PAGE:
The wicket everyone wanted and hat-trick of drops

Nuwan Kulasekara couldn't hold a swirling catch in the final over...and he wasn't the only one Gallo Images/Getty Images

The wicket everyone wanted that wasn't

With AB de Villiers pencilled in at No.3, even the home crowd wanted the opening partnership to end as soon as possible but it started off strongly. Jon-Jon Smuts and Reeza Hendricks took 22 runs off the first two overs before Isuru Udana did is best to separate them. Smuts went after a slower ball and hit it high with the intention to clear long-on. In gusty conditions, the ball could not make the distance and Thikshila de Silva at mid-on was in position to take the catch. He steadied himself and had the ball in his hands but at the least second, it burst through and the Newlands faithful were denied an early sighting of de Villiers.

The welcome

Ten balls after Smuts was dropped, he was given out lbw off Seekkuge Prasanna and the moment de Villiers' fans have spent the last six months waiting for arrived. A sell-out stadium roared as he skipped onto the turf, hands cradling his bat in both hands as he stretched his arms up and down. De Villiers did a few customary swings of the arm and a few leg lifts on his way to the crease before taking guard to face his first international delivery since June 24, 2016.

The moment it ended

With de Villiers' striking at close to 150 it was not unthinkable that a century on comeback was on the cards and it seemed to be on de Villiers' mind too. He lashed out at a low full toss from Nuwan Kulasekara off the first ball of the 18th over, intending to thread it past point, but found the fielder. Upul Tharanga seemed surprised at how quickly the ball came his way and initially palmed it up in what looked like self-defence but quickly recovered to take the catch on the second attempt. De Villiers watched the juggle and was furious at the result. He smacked his bat on the pitch in frustration, as if to say, "Why did it all have to be over so soon?"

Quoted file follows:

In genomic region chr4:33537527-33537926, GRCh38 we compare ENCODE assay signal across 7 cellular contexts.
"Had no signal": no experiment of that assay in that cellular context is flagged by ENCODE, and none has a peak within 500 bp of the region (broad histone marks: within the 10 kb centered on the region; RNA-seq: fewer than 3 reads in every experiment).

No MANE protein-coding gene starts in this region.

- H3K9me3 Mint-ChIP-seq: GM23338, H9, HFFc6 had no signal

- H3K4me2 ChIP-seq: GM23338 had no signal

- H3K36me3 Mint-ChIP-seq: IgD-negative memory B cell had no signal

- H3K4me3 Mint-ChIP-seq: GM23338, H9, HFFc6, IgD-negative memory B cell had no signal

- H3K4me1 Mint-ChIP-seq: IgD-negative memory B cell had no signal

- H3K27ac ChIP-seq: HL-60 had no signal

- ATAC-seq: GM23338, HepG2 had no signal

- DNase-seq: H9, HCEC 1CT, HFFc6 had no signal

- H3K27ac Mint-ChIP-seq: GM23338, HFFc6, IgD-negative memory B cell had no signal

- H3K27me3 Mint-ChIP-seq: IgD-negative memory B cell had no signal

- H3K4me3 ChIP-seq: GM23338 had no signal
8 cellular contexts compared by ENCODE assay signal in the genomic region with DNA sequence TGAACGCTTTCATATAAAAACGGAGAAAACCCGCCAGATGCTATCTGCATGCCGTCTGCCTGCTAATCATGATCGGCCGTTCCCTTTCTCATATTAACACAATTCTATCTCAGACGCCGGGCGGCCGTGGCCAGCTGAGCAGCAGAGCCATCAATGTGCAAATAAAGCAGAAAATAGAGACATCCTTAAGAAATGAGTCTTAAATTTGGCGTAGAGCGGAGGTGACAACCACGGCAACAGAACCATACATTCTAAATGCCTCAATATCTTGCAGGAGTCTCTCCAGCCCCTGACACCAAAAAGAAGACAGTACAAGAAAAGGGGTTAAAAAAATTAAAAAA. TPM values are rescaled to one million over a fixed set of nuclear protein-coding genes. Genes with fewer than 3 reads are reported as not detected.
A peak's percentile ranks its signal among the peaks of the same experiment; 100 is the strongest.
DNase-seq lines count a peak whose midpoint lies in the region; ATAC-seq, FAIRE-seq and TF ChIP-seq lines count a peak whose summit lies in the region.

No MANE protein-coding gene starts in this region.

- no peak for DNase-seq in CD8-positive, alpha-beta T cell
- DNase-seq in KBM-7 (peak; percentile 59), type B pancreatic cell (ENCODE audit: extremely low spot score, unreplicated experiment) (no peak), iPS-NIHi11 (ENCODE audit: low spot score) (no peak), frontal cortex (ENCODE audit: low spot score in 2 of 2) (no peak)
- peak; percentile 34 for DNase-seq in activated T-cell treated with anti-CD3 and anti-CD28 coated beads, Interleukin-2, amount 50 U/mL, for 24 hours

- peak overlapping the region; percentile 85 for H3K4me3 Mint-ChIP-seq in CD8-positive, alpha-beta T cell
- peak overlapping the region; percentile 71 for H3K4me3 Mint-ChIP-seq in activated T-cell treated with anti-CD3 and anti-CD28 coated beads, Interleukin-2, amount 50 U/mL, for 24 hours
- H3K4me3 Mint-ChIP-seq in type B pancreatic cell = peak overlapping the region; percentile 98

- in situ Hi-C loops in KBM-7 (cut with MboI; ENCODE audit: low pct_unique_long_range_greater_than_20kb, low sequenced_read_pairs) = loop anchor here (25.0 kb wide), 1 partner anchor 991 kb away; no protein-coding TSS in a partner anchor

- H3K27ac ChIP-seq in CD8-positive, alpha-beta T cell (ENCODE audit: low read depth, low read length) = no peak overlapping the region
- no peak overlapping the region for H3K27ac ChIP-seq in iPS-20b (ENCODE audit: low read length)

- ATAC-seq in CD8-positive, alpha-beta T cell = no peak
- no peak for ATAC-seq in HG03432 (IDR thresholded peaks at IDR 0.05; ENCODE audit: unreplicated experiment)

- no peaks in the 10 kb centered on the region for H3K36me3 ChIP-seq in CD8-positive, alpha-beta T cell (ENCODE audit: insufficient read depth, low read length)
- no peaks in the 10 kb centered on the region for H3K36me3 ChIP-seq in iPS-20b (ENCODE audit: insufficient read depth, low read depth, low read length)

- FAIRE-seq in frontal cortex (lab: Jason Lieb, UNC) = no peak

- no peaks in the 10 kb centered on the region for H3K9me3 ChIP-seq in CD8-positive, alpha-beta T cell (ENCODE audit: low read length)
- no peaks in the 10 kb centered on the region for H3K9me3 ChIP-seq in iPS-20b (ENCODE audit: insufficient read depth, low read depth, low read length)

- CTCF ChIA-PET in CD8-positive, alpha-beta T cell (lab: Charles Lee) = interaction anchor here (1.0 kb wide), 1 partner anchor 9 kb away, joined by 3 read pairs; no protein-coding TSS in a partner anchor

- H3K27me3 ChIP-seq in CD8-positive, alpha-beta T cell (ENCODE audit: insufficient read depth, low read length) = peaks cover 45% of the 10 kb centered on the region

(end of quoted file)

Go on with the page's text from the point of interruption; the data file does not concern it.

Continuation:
The confusion

A final over nightmare for Udana, who had been hit for three sixes off his first four balls by Mangaliso Mosehle, became even worse when his team-mates botched a catch that three of them could have taken. Mosehle heaved the penultimate ball of the over into the air. Dinesh Chandimal and two fielders closed in on it and Kulasekara had the best chance of getting to it but poor calling left all of them looking at each other and the ball fell in the middle.

The hat-trick

If Sri Lanka thought they had squandered chances, they may take solace in South Africa's fielding performance. The hosts put down five catches in total - with another sailing over Imran Tahir's head at third man - including three in three balls in Wayne Parnell's second over. First, Paterson grassed one at fine leg when Dhananjaya de Silva got a top-edge off pull and then Mosehle could not hold on when Dickwella gloved a bouncer just over him. Parnell was furious but then had only himself to blame when Dickwella top-edged back to him and he mistimed his jump in his follow through and the ball went over his head instead of into his hand.

The early celebration

Prasanna swung the match Sri Lanka's way, firstly by taking on Wayne Parnell, but it was Asela Gunaratne who was the hero in the final. He scooped Dane Paterson for a first-ball boundary to give Sri Lanka some breathing space then found the boundary again when he top edge over the keeper. It levelled the score, but Gunaratne thought it was the winning hit and he immediately grabbed a stump. Somewhat sheepishly he had to replace it, apologise to South Africa - who appeared to question the legaility of the Gunaratne's move - and next ball drove through cover. That really was the win